On November 20th, 2018, the New York State Education Department (NYSED) issued its Substantial Equivalency Guidance regarding curriculum requirements for non-public schools. Since the issuance of this Guidance, Teach NYS, a project of the Orthodox Union, has been working with our school partners, leadership, and advocates in Albany to understand and begin to address these requirements and enforcement measures.
Concurrently, we have been communicating with government officials and others in Albany to help them understand and address the myriad of issues relating to the Guidance.
In summary response to the questions our member schools are asking, there are two issues that we are prepared to report on now. First, with regard to high schools, NYSED’s Guidance provides that all registered high schools are already in compliance and have no further obligations. Virtually all of the high schools in the Teach NYS network are registered with NYSED. Second, in response to our inquiries, NYSED provided written clarification that the mandatory units of daily secular study are not more than one per grade for core subjects (English, Math, Social Studies, and Science). This translates to 3.5 required hours of required instruction per day (not counting physical education) for grades 7-8.
We held off distributing this important information until we could confirm this clarification at senior levels of NYSED, which we received from multiple NYSED sources yesterday.
Philosophically, we believe that there are additional open issues that need to be addressed. First, we are extremely concerned about government regulation of the curriculum of religious day schools and Yeshivas. Our educational institutions should have the right to fashion our children’s education in a manner consistent with our Torah values and a curriculum that fosters the inculcation of such values and our religious tenets. Second, we are extremely concerned that the locus of enforcement authority with respect to State mandates sits with local school authorities. To the extent that workable guidelines are to be formulated, they require clarity and consistency which can be achieved only by centralized formulation and implementation.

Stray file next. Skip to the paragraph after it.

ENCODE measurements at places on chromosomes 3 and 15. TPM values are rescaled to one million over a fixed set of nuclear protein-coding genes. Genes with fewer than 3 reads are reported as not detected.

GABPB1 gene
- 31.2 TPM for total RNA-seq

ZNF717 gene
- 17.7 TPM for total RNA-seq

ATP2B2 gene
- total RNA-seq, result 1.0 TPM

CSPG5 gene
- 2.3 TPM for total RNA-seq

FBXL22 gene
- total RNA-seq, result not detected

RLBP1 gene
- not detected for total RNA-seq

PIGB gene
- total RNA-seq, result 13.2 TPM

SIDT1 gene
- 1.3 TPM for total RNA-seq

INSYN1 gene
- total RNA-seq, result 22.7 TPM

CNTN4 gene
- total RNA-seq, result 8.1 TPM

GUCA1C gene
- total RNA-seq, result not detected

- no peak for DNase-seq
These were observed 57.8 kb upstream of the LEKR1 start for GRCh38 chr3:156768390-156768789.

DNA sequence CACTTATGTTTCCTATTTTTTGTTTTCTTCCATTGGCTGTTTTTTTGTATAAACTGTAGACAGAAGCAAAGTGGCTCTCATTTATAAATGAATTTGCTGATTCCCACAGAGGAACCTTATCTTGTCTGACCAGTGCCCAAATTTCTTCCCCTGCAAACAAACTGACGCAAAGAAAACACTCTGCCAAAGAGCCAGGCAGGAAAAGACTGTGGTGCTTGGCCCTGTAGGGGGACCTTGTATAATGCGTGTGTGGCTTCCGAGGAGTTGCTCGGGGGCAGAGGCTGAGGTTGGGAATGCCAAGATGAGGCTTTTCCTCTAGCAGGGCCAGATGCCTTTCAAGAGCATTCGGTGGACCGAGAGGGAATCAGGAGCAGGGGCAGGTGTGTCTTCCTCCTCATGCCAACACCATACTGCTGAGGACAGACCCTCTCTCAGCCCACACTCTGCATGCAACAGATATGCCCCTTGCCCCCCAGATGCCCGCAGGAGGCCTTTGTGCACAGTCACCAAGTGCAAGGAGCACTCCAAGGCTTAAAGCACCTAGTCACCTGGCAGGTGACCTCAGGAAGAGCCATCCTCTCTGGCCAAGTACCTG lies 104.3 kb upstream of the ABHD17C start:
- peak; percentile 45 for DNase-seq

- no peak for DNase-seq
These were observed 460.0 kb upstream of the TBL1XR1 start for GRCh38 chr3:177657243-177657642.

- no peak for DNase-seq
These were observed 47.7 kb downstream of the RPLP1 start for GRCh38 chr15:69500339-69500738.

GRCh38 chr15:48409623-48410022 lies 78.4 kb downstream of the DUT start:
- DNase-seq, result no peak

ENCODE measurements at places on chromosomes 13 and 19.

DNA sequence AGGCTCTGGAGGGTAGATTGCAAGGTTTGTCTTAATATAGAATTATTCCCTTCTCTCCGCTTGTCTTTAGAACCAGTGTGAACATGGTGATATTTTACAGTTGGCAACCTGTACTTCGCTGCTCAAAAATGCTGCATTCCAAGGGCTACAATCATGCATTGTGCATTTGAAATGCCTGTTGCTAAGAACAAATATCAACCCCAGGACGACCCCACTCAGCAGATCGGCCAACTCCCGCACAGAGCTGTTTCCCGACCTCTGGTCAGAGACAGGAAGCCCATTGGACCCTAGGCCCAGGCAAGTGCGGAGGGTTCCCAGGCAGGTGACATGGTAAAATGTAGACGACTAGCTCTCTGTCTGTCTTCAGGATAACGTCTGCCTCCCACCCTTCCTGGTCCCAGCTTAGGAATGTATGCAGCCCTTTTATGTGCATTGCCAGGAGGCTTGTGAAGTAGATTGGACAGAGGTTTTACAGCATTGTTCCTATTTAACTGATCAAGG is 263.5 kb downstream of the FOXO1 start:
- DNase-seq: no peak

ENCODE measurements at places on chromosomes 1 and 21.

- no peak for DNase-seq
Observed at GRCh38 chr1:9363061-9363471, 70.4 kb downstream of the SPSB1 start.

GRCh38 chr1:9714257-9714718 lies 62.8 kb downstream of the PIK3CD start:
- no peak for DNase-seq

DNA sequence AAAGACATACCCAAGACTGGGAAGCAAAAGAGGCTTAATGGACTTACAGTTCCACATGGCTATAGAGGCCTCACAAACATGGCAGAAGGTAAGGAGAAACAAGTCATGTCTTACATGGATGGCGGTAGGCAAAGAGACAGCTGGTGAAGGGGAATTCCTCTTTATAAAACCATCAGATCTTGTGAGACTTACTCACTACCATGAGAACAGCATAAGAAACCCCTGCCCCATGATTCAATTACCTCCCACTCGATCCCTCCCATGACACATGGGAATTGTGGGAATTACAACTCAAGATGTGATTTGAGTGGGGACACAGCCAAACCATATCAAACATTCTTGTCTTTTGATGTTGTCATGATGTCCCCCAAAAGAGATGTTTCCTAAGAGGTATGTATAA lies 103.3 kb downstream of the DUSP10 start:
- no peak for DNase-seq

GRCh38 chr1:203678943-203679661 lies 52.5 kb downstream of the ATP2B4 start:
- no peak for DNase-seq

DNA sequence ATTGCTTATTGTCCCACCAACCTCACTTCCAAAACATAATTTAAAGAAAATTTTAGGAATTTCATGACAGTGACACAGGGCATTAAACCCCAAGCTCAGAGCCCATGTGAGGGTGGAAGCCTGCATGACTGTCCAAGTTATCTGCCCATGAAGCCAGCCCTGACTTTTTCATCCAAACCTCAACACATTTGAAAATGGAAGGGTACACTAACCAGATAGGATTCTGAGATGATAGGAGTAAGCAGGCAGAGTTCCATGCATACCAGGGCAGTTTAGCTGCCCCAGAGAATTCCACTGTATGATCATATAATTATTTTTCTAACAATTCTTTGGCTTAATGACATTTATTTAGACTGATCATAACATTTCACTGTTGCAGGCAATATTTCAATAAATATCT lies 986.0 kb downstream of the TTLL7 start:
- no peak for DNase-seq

Process concerns us also. Subsequent to the issuance of the November 20th Guidance, a number of organizations, coalition partners, heads of school, and Roshei Yeshiva appropriately reached out to NYSED to seek clarification on a number of issues. Teach NYS likewise reached out to NYSED. While some of our questions have been answered, we have been in contact with our coalition partners, including prominent Roshei Yeshiva, and are advised that others, including these Roshei Yeshiva, have made specific inquiries and requests that have yet to receive responses. We have urged NYSED to reach out to all parties to deal with these inquiries; an open discussion with all parties is important to avoid further aggravating an already difficult and confusing situation. Lastly, we note that the written responses we received from NYSED (which are set forth in full below) were accompanied by a commitment by NYSED to incorporate this and other clarifications into its Guidance. To date, no such revised Guidance has been issued. We urge NYSED, in the strongest terms possible, to clarify its Guidance as it has committed to do.